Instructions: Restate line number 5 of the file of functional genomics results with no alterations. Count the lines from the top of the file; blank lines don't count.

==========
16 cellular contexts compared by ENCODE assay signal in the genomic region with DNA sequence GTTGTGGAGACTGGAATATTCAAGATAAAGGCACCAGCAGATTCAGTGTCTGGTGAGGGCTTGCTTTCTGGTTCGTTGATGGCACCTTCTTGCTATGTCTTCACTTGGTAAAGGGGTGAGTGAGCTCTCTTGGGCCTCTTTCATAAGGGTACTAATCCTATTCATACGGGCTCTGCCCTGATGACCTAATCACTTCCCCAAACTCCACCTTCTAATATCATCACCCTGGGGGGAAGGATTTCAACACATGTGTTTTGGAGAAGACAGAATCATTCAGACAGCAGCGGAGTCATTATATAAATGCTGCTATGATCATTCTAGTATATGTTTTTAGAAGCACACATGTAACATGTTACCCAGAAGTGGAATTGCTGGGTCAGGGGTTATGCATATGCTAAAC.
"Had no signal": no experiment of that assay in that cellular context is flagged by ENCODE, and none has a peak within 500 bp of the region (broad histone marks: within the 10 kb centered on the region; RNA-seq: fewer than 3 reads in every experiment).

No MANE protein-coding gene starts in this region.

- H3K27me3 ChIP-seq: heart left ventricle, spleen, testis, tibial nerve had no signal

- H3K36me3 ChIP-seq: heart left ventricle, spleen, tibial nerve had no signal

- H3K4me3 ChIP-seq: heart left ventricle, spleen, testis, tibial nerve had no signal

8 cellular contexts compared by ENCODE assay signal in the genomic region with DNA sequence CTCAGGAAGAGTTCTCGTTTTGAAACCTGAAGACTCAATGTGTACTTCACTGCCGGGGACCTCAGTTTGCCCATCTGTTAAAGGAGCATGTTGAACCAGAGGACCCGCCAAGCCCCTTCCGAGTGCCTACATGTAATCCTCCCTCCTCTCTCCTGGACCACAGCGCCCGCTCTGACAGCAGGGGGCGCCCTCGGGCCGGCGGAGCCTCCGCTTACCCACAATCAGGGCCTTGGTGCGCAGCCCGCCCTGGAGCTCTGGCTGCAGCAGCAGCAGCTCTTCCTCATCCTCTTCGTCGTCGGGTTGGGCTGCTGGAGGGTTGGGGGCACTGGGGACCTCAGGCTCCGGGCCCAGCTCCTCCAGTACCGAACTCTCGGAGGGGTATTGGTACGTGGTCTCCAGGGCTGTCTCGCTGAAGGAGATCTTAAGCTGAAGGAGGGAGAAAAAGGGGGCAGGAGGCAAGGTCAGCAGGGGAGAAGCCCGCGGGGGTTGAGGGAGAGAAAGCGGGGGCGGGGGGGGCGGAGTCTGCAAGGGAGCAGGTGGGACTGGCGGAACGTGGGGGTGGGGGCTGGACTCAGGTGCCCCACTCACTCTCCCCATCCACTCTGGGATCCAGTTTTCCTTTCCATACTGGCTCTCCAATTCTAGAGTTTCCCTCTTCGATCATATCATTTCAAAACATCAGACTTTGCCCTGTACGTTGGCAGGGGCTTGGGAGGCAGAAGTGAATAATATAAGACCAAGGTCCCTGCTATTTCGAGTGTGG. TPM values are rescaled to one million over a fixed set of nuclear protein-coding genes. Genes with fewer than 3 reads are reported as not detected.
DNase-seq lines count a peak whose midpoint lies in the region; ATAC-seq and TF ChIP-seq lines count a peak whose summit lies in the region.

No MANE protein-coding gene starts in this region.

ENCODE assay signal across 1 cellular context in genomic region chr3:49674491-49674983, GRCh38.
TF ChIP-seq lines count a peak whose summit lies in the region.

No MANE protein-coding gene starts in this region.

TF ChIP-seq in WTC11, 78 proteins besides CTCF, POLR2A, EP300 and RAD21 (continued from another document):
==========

- H3K36me3 ChIP-seq: heart left ventricle, spleen, tibial nerve had no signal